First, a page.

waterfalls, snow, and ice. Have the students give some examples as
well as any experiences they may have. Figure 2–5 Body surfing
(courtesy of Greg Rice, Sandy Beach, Oahu, Hawaii).
Exercise: Have the students create a dynamic model of the hydrologic
cycle as described in Teaching Exercise 2−1. Discuss how each aspect
of the hydrologic cycle can be found in this model.
Exercise: Have the students research the source, treatment procedures, distribution, and
other important aspects of the local municipal water supply. Discuss what home water
purification systems should be used to further purify the local municipal water coming
into residential homes to make it safe for drinking. There is really no one correct
approach for this, and there are many opinions on what is needed, but it is an interesting
topic that can provoke a meaningful discussion.
Exercise: In a classroom setting, or on a home computer, have the students view the
different NASA photos of planet Earth’s key elements of the hydrosphere and the
hydrologic cycle. (These photos are also in the student/reader section.)
1. The hydrosphere is one interconnected system.
2. Show the dynamic elements of the hydrologic cycle: surface water (for example,
oceans, rivers, lakes, ice caps) and clouds. Using examples in the photos—for example,
the rainforest in the Amazon—show how all living systems are connected to the same
3. Show how pollution of the hydrosphere by people in any country can affect the total
hydrosphere and all living systems connected with it.
NASA Photos of the Hydrosphere
South America,
Africa, Middle
Central America, East, Europe
North America,
Northern Ice Cap
com/EarthAfrica com/south_2.jpg EarthforHydroTour.
*All Links to HyperPhysics appear courtesy of: Copyright HyperPhysics (©C.R. Nave, 2006)
1. Describe the hydrosphere. Answer: The hydrosphere refers to all the water on Earth, which is
a fixed amount of approximately 322,500,000 cubic miles. All this water is part of one
interconnected system, with different natural dynamic expressions—for example, the oceans,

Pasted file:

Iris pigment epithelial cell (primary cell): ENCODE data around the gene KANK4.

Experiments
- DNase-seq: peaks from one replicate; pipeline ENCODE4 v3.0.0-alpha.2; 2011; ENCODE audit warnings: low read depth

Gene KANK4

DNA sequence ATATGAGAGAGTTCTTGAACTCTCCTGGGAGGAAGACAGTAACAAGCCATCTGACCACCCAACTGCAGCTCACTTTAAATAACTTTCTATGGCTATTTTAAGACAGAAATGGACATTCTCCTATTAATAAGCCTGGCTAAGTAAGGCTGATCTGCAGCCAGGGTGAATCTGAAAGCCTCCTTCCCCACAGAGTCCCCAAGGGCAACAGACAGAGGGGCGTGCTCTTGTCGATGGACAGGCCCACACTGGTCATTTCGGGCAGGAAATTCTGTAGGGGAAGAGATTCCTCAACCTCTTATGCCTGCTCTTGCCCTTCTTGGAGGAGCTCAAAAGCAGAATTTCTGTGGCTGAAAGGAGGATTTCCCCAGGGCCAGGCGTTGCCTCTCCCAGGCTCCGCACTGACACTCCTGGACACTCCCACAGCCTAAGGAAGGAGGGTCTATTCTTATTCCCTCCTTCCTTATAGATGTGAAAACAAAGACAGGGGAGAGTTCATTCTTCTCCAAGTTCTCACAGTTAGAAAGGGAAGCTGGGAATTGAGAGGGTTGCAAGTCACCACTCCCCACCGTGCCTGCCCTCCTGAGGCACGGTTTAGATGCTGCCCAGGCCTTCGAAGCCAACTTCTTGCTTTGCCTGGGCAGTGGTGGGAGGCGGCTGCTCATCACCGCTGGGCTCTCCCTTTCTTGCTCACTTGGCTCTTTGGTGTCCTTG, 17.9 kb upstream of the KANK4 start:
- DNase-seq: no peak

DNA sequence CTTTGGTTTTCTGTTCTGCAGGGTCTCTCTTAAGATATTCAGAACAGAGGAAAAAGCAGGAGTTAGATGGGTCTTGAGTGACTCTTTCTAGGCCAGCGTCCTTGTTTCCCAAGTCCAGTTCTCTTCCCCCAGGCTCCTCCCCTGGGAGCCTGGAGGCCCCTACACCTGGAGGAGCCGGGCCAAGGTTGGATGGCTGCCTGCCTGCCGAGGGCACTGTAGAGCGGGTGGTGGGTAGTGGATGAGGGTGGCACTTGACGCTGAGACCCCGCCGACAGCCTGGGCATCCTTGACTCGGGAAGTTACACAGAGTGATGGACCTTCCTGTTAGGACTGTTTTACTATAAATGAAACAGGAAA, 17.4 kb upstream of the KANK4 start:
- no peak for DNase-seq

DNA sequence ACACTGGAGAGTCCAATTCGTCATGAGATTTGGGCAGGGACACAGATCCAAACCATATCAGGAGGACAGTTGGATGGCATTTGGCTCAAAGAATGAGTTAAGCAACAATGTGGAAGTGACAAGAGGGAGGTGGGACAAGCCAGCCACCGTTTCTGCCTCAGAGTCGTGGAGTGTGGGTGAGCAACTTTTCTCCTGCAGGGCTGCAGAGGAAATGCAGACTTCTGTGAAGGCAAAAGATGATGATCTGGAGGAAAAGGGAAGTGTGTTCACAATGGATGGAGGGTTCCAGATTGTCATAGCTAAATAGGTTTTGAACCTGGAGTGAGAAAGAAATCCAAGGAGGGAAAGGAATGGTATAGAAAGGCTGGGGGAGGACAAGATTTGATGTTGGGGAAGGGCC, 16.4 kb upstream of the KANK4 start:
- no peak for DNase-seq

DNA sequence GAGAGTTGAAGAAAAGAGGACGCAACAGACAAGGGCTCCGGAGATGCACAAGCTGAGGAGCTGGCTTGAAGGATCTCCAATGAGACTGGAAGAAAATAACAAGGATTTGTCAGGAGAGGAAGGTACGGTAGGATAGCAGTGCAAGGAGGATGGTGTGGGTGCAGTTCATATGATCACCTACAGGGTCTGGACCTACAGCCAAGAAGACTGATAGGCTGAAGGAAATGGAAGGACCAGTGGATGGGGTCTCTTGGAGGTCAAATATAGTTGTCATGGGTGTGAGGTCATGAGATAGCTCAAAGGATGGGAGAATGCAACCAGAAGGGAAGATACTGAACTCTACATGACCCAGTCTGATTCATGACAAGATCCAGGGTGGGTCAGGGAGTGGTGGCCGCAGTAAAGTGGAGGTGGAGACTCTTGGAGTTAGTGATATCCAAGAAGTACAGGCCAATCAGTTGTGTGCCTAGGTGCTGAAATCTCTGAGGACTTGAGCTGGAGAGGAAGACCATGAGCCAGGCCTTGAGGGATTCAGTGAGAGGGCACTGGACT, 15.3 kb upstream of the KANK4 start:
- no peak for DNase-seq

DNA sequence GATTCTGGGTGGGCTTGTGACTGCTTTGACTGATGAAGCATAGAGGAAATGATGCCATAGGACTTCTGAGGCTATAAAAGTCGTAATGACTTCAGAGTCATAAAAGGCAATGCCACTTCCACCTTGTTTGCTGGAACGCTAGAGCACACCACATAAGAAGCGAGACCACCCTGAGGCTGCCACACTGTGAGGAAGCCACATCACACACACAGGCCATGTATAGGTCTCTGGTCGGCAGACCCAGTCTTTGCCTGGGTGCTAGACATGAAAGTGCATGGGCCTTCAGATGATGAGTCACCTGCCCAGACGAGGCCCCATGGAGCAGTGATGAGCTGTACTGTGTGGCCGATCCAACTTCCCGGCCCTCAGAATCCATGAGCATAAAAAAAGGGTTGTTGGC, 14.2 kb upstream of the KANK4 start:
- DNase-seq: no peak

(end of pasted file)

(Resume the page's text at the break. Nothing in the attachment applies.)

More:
lakes, rivers, waterfalls, hot springs, snow, rain, and ice caps.
2. Describe the hydrologic cycle. Answer: All of the water in the hydrosphere is involved in a
continual dynamic process of evaporation (purification), condensation (clouds), rain and snow
(precipitation), and flow of water from higher to lower elevations.
3. Why is the hydrosphere considered one interconnected water system? Answer: Because there
is a fixed amount of water on Earth that behaves as one system. The functioning of the
hydrosphere is an example of this.
4. Why are human beings a natural part of the hydrosphere? Answer: All living organisms,
including human beings, are mainly made up of water. Approximately 66 billion gallons of water
are inside the total population of human beings at any given time.
5. Give an example of how knowledge of the use of water for hydrotherapy could have been
gained from the experience of water in natural settings. Answer: Bathing in natural hot springs
could produce the healing benefits of detoxification and increased speed of healing.
6. What are some everyday uses of water from sources in the hydrosphere? Answer: See
Figure 2-6. A few examples are for agriculture, hydration, bathing, and cleaning.
7. What are some of the recreational uses of water? Answer: See Figure 2-6. A few examples are
swimming, skiing, and boating.
8. List several ways human activity is damaging the hydrosphere. Discuss different ways to
reduce or eliminate these problems. Answer: Toxic chemical pollution of water from industry
and dumping of garbage in water systems, including the ocean, is harming the hydrosphere.
Education and government regulation are two main ways to control these problems.
9. Discuss how water, on a global scale, is purified by the hydrologic cycle and is naturally
distributed to every region on Earth. Answer: Evaporation of water from surface water on the
Earth causes all of the water molecules to separate and rise into the atmosphere, where they will
later condense to form pure water in the form of rain and snow. However, as the water comes into
contact with pollution in the air and land, these substances may dissolve or mix with the water.
10. List several ways water is treated to make it safe for drinking, both by municipal treatment
plants and by residential water purification systems. Answer: Municipal water treatment removes
sediment in the water and chemical treatment kills germs in the water.